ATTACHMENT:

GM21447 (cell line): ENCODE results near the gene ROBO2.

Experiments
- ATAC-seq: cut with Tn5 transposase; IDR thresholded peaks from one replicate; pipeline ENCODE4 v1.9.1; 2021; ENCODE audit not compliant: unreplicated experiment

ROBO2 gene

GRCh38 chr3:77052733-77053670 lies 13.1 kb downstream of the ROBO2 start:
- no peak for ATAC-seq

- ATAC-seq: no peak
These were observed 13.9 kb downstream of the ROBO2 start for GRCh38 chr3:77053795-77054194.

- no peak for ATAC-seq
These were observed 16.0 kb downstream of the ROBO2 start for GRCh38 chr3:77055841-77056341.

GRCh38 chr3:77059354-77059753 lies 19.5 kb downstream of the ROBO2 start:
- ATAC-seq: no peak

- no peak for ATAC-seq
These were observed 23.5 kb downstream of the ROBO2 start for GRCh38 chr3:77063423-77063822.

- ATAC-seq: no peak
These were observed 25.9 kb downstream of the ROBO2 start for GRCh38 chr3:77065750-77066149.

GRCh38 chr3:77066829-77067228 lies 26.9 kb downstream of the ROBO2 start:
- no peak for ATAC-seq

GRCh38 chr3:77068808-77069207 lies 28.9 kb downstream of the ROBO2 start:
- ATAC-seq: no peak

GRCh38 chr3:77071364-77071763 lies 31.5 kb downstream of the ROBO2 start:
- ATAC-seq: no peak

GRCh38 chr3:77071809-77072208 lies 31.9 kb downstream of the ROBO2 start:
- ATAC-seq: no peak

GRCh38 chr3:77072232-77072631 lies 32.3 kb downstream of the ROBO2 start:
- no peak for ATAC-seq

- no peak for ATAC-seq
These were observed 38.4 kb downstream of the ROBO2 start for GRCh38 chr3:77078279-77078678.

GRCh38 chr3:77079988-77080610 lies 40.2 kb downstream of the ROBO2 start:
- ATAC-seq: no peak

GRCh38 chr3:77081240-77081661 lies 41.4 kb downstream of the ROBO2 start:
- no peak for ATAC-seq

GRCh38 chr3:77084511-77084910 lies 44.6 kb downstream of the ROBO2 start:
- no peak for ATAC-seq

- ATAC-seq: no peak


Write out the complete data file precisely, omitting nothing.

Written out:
GM21447 (cell line): ENCODE results near the gene ROBO2.

Experiments
- ATAC-seq: cut with Tn5 transposase; IDR thresholded peaks from one replicate; pipeline ENCODE4 v1.9.1; 2021; ENCODE audit not compliant: unreplicated experiment

ROBO2 gene

GRCh38 chr3:77052733-77053670 lies 13.1 kb downstream of the ROBO2 start:
- no peak for ATAC-seq

- ATAC-seq: no peak
These were observed 13.9 kb downstream of the ROBO2 start for GRCh38 chr3:77053795-77054194.

- no peak for ATAC-seq
These were observed 16.0 kb downstream of the ROBO2 start for GRCh38 chr3:77055841-77056341.

GRCh38 chr3:77059354-77059753 lies 19.5 kb downstream of the ROBO2 start:
- ATAC-seq: no peak

- no peak for ATAC-seq
These were observed 23.5 kb downstream of the ROBO2 start for GRCh38 chr3:77063423-77063822.

- ATAC-seq: no peak
These were observed 25.9 kb downstream of the ROBO2 start for GRCh38 chr3:77065750-77066149.

GRCh38 chr3:77066829-77067228 lies 26.9 kb downstream of the ROBO2 start:
- no peak for ATAC-seq

GRCh38 chr3:77068808-77069207 lies 28.9 kb downstream of the ROBO2 start:
- ATAC-seq: no peak

GRCh38 chr3:77071364-77071763 lies 31.5 kb downstream of the ROBO2 start:
- ATAC-seq: no peak

GRCh38 chr3:77071809-77072208 lies 31.9 kb downstream of the ROBO2 start:
- ATAC-seq: no peak

GRCh38 chr3:77072232-77072631 lies 32.3 kb downstream of the ROBO2 start:
- no peak for ATAC-seq

- no peak for ATAC-seq
These were observed 38.4 kb downstream of the ROBO2 start for GRCh38 chr3:77078279-77078678.

GRCh38 chr3:77079988-77080610 lies 40.2 kb downstream of the ROBO2 start:
- ATAC-seq: no peak

GRCh38 chr3:77081240-77081661 lies 41.4 kb downstream of the ROBO2 start:
- no peak for ATAC-seq

GRCh38 chr3:77084511-77084910 lies 44.6 kb downstream of the ROBO2 start:
- no peak for ATAC-seq

- ATAC-seq: no peak